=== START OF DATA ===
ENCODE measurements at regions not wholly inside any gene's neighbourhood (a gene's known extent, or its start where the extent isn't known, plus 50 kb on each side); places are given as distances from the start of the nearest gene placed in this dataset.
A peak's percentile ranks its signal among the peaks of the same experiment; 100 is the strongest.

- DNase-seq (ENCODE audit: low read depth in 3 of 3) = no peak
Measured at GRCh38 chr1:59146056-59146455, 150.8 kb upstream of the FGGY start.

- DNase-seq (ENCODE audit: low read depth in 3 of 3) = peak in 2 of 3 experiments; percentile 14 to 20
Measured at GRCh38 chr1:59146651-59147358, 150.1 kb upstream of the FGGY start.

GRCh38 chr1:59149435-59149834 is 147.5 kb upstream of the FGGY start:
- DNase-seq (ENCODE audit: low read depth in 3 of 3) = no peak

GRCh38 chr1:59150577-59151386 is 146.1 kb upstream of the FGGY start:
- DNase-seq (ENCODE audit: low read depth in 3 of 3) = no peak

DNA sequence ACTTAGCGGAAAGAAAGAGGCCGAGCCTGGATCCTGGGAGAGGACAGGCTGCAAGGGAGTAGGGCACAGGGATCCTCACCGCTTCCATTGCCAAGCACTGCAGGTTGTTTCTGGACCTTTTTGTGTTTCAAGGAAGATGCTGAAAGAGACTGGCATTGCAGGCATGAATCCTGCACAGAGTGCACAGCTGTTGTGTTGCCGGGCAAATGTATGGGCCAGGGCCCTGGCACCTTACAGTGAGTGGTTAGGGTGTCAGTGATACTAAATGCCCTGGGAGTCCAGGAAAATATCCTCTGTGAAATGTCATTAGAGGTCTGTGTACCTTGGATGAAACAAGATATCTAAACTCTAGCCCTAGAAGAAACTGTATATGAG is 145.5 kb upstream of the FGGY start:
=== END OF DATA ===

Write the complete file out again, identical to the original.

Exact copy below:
ENCODE measurements at regions not wholly inside any gene's neighbourhood (a gene's known extent, or its start where the extent isn't known, plus 50 kb on each side); places are given as distances from the start of the nearest gene placed in this dataset.
A peak's percentile ranks its signal among the peaks of the same experiment; 100 is the strongest.

- DNase-seq (ENCODE audit: low read depth in 3 of 3) = no peak
Measured at GRCh38 chr1:59146056-59146455, 150.8 kb upstream of the FGGY start.

- DNase-seq (ENCODE audit: low read depth in 3 of 3) = peak in 2 of 3 experiments; percentile 14 to 20
Measured at GRCh38 chr1:59146651-59147358, 150.1 kb upstream of the FGGY start.

GRCh38 chr1:59149435-59149834 is 147.5 kb upstream of the FGGY start:
- DNase-seq (ENCODE audit: low read depth in 3 of 3) = no peak

GRCh38 chr1:59150577-59151386 is 146.1 kb upstream of the FGGY start:
- DNase-seq (ENCODE audit: low read depth in 3 of 3) = no peak

DNA sequence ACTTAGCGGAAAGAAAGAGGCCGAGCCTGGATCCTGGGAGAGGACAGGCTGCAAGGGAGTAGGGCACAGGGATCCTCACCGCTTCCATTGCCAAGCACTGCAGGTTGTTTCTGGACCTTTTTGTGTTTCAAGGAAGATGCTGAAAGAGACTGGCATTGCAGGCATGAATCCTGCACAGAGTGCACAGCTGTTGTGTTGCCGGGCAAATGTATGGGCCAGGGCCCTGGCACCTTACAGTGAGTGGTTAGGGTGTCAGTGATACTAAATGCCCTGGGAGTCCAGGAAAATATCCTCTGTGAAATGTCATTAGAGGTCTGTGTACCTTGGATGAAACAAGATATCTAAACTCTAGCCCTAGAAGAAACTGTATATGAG is 145.5 kb upstream of the FGGY start: